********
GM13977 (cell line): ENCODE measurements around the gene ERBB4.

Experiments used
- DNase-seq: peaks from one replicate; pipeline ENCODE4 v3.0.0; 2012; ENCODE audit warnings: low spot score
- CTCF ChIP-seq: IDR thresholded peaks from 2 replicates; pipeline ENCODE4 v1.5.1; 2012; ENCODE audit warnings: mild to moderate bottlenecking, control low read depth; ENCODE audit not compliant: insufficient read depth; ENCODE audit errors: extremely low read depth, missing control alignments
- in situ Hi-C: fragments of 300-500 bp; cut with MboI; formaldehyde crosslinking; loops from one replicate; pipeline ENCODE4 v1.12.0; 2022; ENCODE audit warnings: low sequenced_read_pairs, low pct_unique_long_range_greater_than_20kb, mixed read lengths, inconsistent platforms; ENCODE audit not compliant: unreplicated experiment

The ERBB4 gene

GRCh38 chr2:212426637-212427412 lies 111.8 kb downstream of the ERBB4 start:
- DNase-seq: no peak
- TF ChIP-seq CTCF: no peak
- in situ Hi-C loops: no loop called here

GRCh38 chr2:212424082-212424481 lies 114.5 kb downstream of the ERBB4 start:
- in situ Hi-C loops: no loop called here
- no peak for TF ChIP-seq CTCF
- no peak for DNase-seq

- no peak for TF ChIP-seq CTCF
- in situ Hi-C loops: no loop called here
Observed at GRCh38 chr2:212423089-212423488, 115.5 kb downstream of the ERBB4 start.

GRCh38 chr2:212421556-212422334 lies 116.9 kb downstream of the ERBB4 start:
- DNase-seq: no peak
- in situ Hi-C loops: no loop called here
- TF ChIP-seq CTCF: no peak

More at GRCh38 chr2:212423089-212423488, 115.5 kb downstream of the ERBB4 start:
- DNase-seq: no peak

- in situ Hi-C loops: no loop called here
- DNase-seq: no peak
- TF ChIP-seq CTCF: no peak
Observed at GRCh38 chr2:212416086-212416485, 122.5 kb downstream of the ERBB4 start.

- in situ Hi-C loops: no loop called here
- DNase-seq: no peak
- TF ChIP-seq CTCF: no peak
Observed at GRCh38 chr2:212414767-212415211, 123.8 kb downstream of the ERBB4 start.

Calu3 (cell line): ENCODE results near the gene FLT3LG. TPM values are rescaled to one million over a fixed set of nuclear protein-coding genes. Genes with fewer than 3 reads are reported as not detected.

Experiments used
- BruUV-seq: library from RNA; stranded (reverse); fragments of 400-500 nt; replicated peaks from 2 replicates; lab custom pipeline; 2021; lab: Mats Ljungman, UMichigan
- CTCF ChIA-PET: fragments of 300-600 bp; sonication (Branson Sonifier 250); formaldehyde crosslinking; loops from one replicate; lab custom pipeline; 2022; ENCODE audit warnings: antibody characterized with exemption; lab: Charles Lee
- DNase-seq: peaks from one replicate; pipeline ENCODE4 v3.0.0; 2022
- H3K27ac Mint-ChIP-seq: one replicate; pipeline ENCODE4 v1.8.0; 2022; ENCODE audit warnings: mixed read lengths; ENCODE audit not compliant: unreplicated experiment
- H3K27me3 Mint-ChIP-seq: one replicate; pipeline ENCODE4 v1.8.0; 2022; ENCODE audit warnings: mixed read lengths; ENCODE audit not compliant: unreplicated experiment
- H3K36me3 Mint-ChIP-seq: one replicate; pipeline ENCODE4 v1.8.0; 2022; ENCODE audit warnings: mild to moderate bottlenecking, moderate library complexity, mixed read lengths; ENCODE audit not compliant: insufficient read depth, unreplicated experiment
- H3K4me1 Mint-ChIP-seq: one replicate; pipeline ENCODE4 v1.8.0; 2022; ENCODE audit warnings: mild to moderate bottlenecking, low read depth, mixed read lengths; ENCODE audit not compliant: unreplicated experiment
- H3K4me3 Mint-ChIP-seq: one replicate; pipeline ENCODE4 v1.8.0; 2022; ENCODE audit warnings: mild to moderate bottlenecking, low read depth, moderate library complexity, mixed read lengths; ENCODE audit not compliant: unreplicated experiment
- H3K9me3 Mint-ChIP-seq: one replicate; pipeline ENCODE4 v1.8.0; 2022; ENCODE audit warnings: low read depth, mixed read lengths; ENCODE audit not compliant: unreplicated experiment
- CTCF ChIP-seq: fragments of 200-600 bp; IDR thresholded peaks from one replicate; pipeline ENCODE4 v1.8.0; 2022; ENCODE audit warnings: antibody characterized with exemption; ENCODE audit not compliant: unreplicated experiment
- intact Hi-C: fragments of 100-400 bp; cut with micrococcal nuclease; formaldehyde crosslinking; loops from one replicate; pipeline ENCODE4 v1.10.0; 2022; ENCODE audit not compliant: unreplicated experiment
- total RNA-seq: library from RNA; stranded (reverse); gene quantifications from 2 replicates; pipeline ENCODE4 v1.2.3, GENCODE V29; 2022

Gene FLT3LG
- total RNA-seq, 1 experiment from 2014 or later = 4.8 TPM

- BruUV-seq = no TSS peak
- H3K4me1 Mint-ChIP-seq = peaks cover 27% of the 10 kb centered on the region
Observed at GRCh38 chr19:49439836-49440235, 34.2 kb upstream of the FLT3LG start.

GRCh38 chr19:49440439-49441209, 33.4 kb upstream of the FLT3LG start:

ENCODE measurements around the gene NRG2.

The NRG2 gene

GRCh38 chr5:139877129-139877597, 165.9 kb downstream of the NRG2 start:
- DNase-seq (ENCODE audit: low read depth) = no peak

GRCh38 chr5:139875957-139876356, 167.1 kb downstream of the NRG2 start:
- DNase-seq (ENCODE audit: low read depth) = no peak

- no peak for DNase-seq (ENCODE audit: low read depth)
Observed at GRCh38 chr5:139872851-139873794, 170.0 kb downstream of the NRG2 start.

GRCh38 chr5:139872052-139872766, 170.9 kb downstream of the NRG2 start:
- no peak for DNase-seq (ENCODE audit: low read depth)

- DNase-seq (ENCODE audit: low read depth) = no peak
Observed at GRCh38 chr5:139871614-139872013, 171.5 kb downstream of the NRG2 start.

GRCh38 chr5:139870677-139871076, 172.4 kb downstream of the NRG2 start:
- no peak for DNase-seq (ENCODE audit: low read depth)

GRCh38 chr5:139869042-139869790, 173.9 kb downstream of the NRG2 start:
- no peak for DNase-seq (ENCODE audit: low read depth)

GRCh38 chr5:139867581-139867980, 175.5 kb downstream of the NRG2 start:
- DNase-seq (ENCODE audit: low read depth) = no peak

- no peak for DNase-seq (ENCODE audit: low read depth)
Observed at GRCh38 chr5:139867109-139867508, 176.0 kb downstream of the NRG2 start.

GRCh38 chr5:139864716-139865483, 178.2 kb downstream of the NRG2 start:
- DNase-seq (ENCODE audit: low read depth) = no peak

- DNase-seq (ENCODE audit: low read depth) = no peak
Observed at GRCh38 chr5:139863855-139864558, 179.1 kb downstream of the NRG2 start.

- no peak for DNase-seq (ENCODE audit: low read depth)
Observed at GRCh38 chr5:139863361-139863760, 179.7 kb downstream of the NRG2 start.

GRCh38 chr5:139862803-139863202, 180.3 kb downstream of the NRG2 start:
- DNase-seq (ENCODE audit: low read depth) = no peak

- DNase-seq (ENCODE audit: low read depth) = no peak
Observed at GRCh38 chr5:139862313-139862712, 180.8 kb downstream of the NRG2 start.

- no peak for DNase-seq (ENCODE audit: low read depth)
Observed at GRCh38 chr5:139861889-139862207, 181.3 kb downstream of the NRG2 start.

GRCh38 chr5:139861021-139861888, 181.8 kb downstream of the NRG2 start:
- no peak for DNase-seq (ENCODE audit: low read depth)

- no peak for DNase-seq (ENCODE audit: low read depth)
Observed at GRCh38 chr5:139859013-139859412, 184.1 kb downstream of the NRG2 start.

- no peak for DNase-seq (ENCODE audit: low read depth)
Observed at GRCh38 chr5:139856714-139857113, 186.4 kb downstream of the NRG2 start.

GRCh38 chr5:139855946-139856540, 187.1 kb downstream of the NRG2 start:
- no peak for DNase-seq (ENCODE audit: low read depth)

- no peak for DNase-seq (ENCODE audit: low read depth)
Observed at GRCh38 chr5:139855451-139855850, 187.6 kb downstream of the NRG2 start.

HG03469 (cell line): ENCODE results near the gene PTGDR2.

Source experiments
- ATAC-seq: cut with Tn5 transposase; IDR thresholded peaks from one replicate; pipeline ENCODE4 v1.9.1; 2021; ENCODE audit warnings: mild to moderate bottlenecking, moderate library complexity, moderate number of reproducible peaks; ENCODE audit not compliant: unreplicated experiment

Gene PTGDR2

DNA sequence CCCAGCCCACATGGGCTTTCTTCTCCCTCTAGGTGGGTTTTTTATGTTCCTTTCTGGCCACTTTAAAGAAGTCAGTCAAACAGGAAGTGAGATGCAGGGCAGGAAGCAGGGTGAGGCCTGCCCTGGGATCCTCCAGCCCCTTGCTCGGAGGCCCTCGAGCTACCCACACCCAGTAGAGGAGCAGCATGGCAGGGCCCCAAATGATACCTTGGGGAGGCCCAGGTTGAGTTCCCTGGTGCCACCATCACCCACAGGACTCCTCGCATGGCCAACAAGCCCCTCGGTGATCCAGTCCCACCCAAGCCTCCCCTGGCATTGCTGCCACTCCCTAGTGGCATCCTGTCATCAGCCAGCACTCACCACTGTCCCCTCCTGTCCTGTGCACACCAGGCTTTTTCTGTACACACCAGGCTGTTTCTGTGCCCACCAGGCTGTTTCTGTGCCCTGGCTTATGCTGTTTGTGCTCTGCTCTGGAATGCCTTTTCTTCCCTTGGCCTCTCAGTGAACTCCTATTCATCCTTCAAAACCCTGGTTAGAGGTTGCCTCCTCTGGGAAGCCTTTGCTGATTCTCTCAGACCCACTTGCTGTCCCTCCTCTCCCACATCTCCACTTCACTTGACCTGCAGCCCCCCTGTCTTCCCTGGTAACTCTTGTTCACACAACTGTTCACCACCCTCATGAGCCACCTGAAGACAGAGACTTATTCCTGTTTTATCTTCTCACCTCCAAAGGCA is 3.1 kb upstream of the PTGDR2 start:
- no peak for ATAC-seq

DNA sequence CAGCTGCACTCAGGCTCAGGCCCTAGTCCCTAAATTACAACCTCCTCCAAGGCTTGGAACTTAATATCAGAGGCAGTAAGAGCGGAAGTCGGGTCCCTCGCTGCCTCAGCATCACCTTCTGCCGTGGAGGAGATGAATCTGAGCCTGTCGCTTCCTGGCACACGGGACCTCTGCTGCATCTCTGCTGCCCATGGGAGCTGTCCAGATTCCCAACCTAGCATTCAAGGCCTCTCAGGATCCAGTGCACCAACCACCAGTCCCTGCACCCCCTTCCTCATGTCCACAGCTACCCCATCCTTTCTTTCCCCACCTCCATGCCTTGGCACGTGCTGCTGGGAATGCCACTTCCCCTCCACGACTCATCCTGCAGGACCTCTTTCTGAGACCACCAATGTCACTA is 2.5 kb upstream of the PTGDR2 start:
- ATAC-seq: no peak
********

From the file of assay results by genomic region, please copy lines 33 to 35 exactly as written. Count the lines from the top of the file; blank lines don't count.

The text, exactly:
Experiments used
- BruUV-seq: library from RNA; stranded (reverse); fragments of 400-500 nt; replicated peaks from 2 replicates; lab custom pipeline; 2021; lab: Mats Ljungman, UMichigan
- CTCF ChIA-PET: fragments of 300-600 bp; sonication (Branson Sonifier 250); formaldehyde crosslinking; loops from one replicate; lab custom pipeline; 2022; ENCODE audit warnings: antibody characterized with exemption; lab: Charles Lee